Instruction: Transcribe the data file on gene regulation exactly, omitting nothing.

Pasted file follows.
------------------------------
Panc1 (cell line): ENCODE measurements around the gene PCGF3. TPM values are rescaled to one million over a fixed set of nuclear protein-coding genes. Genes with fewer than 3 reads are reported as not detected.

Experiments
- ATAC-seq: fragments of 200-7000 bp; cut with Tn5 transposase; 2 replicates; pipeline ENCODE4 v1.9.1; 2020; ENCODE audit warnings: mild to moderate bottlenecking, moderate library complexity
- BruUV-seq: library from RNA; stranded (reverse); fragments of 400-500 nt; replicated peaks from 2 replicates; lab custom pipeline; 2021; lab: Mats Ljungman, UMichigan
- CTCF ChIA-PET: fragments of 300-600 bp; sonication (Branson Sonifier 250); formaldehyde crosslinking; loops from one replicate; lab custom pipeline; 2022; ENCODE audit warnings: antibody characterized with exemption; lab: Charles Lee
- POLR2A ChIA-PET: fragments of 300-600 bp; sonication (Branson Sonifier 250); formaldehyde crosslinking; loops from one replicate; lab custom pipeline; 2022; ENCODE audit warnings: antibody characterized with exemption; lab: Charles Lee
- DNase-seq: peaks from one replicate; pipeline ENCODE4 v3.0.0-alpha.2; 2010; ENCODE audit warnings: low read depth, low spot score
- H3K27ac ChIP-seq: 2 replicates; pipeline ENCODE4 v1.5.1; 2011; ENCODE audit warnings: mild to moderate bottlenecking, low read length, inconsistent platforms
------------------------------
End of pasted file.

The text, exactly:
Panc1 (cell line): ENCODE measurements around the gene PCGF3. TPM values are rescaled to one million over a fixed set of nuclear protein-coding genes. Genes with fewer than 3 reads are reported as not detected.

Experiments
- ATAC-seq: fragments of 200-7000 bp; cut with Tn5 transposase; 2 replicates; pipeline ENCODE4 v1.9.1; 2020; ENCODE audit warnings: mild to moderate bottlenecking, moderate library complexity
- BruUV-seq: library from RNA; stranded (reverse); fragments of 400-500 nt; replicated peaks from 2 replicates; lab custom pipeline; 2021; lab: Mats Ljungman, UMichigan
- CTCF ChIA-PET: fragments of 300-600 bp; sonication (Branson Sonifier 250); formaldehyde crosslinking; loops from one replicate; lab custom pipeline; 2022; ENCODE audit warnings: antibody characterized with exemption; lab: Charles Lee
- POLR2A ChIA-PET: fragments of 300-600 bp; sonication (Branson Sonifier 250); formaldehyde crosslinking; loops from one replicate; lab custom pipeline; 2022; ENCODE audit warnings: antibody characterized with exemption; lab: Charles Lee
- DNase-seq: peaks from one replicate; pipeline ENCODE4 v3.0.0-alpha.2; 2010; ENCODE audit warnings: low read depth, low spot score
- H3K27ac ChIP-seq: 2 replicates; pipeline ENCODE4 v1.5.1; 2011; ENCODE audit warnings: mild to moderate bottlenecking, low read length, inconsistent platforms